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, 159 (7), 1665-80

A 3D Map of the Human Genome at Kilobase Resolution Reveals Principles of Chromatin Looping

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A 3D Map of the Human Genome at Kilobase Resolution Reveals Principles of Chromatin Looping

Suhas S P Rao et al. Cell.

Erratum in

  • Cell. 2015 Jul 30;162(3):687-8

Abstract

We use in situ Hi-C to probe the 3D architecture of genomes, constructing haploid and diploid maps of nine cell types. The densest, in human lymphoblastoid cells, contains 4.9 billion contacts, achieving 1 kb resolution. We find that genomes are partitioned into contact domains (median length, 185 kb), which are associated with distinct patterns of histone marks and segregate into six subcompartments. We identify ∼10,000 loops. These loops frequently link promoters and enhancers, correlate with gene activation, and show conservation across cell types and species. Loop anchors typically occur at domain boundaries and bind CTCF. CTCF sites at loop anchors occur predominantly (>90%) in a convergent orientation, with the asymmetric motifs "facing" one another. The inactive X chromosome splits into two massive domains and contains large loops anchored at CTCF-binding repeats.

Figures

Fig. 1
Fig. 1. We used in situ Hi-C to map over 15 billion chromatin contacts across nine cell types in human and mouse, achieving 1 kilobase resolution in human lymphoblastoid cells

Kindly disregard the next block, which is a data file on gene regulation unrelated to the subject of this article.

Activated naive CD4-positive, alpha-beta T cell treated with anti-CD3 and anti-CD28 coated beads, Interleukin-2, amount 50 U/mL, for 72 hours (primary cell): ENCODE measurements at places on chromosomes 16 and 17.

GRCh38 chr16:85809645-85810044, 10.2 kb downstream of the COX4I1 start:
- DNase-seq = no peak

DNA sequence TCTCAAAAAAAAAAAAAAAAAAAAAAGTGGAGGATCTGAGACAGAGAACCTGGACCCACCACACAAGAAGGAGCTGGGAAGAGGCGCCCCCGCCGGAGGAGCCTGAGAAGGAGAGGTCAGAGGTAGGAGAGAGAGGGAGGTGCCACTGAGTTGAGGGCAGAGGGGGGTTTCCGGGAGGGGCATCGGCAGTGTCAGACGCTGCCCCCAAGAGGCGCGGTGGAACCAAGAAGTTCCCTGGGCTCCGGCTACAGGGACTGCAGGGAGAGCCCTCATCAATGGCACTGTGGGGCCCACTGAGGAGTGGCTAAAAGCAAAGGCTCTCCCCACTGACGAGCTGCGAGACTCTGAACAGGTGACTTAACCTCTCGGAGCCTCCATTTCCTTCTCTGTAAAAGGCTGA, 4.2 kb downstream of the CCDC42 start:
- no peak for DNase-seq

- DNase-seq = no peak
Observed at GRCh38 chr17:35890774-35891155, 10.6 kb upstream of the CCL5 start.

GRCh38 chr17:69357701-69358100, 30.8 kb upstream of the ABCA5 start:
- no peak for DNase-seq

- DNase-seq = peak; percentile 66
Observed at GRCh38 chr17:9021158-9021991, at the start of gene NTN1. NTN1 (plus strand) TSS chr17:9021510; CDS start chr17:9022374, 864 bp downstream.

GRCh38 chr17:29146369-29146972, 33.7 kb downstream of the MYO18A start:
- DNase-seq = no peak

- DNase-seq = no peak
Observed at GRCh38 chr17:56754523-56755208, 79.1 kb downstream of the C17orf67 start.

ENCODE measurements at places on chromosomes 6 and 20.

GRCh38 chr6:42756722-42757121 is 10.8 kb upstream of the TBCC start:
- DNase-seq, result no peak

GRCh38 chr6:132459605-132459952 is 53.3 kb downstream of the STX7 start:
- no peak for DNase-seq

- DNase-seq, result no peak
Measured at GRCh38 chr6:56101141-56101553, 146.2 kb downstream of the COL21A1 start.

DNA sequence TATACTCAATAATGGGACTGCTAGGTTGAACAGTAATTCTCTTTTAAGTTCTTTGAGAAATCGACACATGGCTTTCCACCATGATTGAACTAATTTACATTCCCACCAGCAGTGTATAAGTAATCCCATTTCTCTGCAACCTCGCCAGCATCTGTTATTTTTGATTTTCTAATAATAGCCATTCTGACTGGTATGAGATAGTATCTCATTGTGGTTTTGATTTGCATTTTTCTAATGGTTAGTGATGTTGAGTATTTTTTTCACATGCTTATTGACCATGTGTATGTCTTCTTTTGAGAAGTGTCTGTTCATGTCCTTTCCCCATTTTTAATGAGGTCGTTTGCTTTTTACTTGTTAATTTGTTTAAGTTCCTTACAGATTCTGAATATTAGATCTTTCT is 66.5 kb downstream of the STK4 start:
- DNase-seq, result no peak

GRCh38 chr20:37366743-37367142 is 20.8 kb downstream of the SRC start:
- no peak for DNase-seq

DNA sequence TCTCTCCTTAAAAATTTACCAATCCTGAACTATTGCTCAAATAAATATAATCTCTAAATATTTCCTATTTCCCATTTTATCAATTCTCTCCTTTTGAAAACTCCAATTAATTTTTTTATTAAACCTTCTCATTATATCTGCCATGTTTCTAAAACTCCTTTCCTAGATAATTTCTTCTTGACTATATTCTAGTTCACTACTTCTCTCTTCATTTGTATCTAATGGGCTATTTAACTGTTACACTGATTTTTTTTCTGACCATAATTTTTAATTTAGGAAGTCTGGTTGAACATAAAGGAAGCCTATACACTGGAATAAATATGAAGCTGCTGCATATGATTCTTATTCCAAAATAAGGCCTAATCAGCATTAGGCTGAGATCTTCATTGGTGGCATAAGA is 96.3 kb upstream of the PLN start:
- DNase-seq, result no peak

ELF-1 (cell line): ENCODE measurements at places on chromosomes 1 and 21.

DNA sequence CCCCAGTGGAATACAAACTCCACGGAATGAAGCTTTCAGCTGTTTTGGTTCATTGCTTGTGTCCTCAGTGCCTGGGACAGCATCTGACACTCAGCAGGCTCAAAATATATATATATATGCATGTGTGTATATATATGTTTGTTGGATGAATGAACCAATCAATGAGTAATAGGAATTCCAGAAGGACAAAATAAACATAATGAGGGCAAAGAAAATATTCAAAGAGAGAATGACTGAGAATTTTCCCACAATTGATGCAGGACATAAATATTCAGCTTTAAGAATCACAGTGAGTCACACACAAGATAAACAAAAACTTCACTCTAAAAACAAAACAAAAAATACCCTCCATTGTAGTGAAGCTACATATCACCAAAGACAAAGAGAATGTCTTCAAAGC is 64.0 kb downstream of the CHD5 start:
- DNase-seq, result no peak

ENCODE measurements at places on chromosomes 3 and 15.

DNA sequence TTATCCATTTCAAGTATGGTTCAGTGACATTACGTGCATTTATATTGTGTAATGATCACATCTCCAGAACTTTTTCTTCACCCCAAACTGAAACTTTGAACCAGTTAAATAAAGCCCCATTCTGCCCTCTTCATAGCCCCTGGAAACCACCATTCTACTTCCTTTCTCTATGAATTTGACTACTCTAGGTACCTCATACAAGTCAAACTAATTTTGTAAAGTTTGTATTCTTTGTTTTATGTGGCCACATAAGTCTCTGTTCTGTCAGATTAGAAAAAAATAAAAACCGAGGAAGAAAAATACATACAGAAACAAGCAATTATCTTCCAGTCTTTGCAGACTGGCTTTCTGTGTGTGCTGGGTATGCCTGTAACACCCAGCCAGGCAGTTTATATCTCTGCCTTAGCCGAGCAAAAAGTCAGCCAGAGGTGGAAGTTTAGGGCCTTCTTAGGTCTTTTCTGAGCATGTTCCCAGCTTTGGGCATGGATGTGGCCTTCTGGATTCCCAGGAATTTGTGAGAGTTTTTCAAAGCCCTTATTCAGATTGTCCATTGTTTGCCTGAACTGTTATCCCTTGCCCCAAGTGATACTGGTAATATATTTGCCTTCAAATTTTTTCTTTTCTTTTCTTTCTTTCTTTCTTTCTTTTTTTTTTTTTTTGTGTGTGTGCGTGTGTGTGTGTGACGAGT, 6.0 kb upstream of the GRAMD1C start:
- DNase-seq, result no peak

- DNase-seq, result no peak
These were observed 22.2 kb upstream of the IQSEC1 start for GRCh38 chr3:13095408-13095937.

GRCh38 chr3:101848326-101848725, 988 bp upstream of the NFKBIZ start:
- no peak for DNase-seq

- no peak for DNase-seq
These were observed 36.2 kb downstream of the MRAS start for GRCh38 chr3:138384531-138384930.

(A) During in situ Hi-C, DNA-DNA proximity ligation is performed in intact nuclei. (B) Contact matrices from chromosome 14: the whole chromosome, at 500Kb resolution (top); 86–96Mb/50Kb resolution (middle); 94–95Mb/5Kb resolution (bottom). Left: GM12878, primary experiment; Right: replicate. The 1D regions corresponding to a contact matrix are indicated in the diagrams above and at left. The intensity of each pixel represents the normalized number of contacts between a pair of loci. Maximum intensity is indicated in the lower left of each panel. (C) We compare our map of chromosome 7 in GM12878 (last column) to earlier Hi-C maps: Lieberman-Aiden et al., Kalhor et al., and Jin et al. (D) Mean contacts per pixel vs distance, at various resolutions, compared to published Hi-C experiments (dashed line = 10). See also Data S1, Table S1 and Table S2.